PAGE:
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Proceedings Paper

Circle cue enhances detection of simulated masses on mammogram backgrounds
Author(s): Harold L. Kundel; Calvin F. Nodine; Lawrence C. Toto; Sherri C. Lauver
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Paper Abstract

Tumor detection on chest images is improved when image sites that receive prolonged visual attention are identified by eye-position recording and physically circled on the image. Missed lesions on mammograms can also be identified by eye- position recording but there is no data about whether site identification and subsequent re-evaluation improves performance. The goal of this work it to determine if a circle cue improves the detectability of a mass on a mammogram independently of indicating high yield sites. Simulated masses were added to the exact center of one of a pair of 7.7 multiplied by 7.7 cm patches of either Gaussian noise or mammogram parenchyma displayed on a 2000 by 2000 pixel Tektronix monitor. The mammogram parenchyma patches were selected from a set of 10 digitized mammograms by first randomly selecting a mammogram and then randomly selecting a point within the mammogram to locate the center of the patch. On about half of the trials a 6.4 cm diameter circle was drawn about the center of both patches. The mass was always centered in the patch and in the circle. The subject had to indicate which side contained a mass on each trial. Five levels of mass contrast were used. In this 2 AFC task, each of three subjects saw each contrast level 200 times in the circle and no-circle condition and with a Gaussian noise and mammogram background for a total of 4000 trials per subject. The index of detectability, d', was calculated and the results were analyzed using an analysis of variance with pooling of the d' values over subjects. As would be expected the d' for the detection of the masses increase linearly with SNR under all conditions. The d' for detection increased for all subjects and at all signal levels when the mass was physically circled on the image. The increase was not statistically significant for the noise background (p equals. 19) but was statistically significant for the mammographic background (p equals .001). Regression analysis showed an increase in d' of .41 for the Gaussian noise background and .54 for the mammogram. Cues like arrows, circles, and luminance pedestals are thought to act by reducing uncertainty about the exact location of a target. The experimental situation used here where the tumor was always in the exact center of a square suggests that an additional perceptual mechanism is operating. The circle may limit the area over which the retina has to integrate image noise or it may improve retinal contrast sensitivity by providing a fiducial marker to help stabilize the fine eye movements.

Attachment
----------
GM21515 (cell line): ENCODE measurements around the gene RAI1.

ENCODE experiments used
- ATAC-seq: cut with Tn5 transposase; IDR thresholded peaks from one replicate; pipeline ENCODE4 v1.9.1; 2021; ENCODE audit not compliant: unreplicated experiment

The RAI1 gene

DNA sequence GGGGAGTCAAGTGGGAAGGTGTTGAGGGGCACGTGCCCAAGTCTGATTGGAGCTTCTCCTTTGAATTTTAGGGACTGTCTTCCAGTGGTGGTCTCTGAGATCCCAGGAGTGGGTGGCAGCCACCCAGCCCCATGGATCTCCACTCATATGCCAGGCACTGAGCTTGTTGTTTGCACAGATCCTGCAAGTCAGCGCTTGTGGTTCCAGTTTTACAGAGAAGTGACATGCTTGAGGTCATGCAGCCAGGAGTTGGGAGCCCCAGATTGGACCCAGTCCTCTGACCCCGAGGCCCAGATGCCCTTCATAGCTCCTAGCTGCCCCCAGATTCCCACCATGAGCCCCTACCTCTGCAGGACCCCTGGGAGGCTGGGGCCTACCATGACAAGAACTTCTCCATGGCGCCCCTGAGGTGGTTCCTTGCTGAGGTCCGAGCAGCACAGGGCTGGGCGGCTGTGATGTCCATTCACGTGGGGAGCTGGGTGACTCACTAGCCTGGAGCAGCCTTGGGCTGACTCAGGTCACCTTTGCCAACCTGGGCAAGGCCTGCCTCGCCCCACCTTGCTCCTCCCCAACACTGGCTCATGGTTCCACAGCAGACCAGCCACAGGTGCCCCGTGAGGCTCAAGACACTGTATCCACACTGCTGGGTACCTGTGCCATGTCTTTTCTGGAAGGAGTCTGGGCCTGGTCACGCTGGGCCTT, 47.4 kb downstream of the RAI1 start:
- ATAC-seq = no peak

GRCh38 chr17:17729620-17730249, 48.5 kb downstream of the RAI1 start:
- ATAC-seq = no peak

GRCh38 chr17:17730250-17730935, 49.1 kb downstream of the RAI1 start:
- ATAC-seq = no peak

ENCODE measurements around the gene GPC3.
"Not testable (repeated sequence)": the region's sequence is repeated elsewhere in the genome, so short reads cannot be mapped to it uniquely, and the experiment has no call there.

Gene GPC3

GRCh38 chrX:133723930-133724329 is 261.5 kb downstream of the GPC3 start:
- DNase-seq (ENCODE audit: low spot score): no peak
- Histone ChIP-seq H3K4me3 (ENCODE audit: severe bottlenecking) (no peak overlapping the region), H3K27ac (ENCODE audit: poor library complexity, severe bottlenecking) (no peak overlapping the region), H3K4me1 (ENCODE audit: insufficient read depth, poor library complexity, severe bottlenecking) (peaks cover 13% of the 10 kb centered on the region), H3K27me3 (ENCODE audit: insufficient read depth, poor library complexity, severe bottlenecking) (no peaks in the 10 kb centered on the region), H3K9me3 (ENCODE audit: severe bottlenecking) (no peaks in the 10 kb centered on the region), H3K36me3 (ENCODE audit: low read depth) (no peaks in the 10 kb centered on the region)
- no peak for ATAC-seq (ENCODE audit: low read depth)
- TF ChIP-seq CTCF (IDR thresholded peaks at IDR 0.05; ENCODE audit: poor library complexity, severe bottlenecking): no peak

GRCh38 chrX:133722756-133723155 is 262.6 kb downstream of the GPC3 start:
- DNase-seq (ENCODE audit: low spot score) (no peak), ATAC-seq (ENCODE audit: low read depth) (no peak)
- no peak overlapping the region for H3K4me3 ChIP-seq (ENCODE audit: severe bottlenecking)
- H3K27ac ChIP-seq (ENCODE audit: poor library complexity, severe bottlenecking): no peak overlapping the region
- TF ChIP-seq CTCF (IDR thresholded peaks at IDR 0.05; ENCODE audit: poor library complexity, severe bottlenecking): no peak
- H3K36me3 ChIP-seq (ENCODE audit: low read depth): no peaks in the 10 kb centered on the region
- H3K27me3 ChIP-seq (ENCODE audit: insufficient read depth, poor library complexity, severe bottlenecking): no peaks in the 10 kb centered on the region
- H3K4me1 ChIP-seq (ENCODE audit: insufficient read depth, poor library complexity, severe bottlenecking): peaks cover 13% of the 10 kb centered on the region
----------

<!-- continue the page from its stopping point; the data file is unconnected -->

Paper Details

Date Published: 16 April 1997
PDF: 4 pages
Proc. SPIE 3036, Medical Imaging 1997: Image Perception, (16 April 1997); doi: 10.1117/12.271280
Show Author Affiliations
Harold L. Kundel, Univ. of Pennsylvania Medical Ctr. (United States)
Calvin F. Nodine, Univ. of Pennsylvania Medical Ctr. (United States)
Lawrence C. Toto, Univ. of Pennsylvania Medical Ctr. (United States)
Sherri C. Lauver, Univ. of Pennsylvania Medical Ctr. (United States)


Published in SPIE Proceedings Vol. 3036:
Medical Imaging 1997: Image Perception
Harold L. Kundel, Editor(s)

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